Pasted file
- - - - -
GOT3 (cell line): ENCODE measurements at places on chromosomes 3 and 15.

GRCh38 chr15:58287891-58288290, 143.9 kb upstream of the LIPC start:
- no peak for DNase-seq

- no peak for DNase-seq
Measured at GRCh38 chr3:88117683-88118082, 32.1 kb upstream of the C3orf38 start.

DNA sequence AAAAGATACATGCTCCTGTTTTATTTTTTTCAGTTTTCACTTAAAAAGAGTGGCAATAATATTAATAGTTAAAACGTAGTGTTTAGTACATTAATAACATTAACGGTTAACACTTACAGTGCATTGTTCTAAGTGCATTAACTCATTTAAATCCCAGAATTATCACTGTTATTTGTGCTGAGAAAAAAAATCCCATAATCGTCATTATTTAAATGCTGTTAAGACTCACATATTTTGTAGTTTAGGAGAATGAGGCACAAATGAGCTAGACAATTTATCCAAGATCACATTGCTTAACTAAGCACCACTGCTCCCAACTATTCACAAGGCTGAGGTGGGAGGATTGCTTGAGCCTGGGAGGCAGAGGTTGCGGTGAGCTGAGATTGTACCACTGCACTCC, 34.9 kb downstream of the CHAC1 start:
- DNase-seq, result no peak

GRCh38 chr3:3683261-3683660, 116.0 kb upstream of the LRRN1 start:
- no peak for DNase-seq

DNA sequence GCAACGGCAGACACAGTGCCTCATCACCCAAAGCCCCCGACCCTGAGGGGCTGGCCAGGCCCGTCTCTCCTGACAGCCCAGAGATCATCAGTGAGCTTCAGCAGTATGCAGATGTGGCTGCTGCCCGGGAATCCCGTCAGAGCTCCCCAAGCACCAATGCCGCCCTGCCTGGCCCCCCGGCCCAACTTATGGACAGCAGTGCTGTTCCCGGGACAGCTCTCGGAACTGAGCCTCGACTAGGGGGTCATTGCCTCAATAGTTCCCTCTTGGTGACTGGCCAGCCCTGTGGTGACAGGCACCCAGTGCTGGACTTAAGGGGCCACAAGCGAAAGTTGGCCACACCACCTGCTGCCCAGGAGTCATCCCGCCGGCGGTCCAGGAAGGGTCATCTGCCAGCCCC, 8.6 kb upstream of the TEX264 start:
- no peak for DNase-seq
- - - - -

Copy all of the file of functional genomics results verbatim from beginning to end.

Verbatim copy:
GOT3 (cell line): ENCODE measurements at places on chromosomes 3 and 15.

GRCh38 chr15:58287891-58288290, 143.9 kb upstream of the LIPC start:
- no peak for DNase-seq

- no peak for DNase-seq
Measured at GRCh38 chr3:88117683-88118082, 32.1 kb upstream of the C3orf38 start.

DNA sequence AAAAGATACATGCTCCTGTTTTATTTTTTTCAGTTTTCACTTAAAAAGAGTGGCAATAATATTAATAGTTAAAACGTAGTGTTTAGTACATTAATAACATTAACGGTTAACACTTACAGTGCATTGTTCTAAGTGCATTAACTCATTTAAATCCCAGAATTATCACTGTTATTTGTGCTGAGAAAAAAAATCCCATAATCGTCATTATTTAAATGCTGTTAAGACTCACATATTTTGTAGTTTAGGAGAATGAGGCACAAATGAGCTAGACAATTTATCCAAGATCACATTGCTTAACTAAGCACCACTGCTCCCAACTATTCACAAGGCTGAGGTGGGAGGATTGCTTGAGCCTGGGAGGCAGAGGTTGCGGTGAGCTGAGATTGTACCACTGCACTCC, 34.9 kb downstream of the CHAC1 start:
- DNase-seq, result no peak

GRCh38 chr3:3683261-3683660, 116.0 kb upstream of the LRRN1 start:
- no peak for DNase-seq

DNA sequence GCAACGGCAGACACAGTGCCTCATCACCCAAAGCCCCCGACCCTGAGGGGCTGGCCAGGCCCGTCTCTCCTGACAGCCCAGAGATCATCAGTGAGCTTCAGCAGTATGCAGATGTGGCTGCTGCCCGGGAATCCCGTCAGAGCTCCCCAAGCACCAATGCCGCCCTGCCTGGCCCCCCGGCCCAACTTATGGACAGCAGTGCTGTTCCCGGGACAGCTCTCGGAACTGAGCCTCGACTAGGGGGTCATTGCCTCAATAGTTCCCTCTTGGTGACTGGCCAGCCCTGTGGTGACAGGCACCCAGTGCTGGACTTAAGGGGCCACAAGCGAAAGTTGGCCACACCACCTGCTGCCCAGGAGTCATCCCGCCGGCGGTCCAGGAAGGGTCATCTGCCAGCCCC, 8.6 kb upstream of the TEX264 start:
- no peak for DNase-seq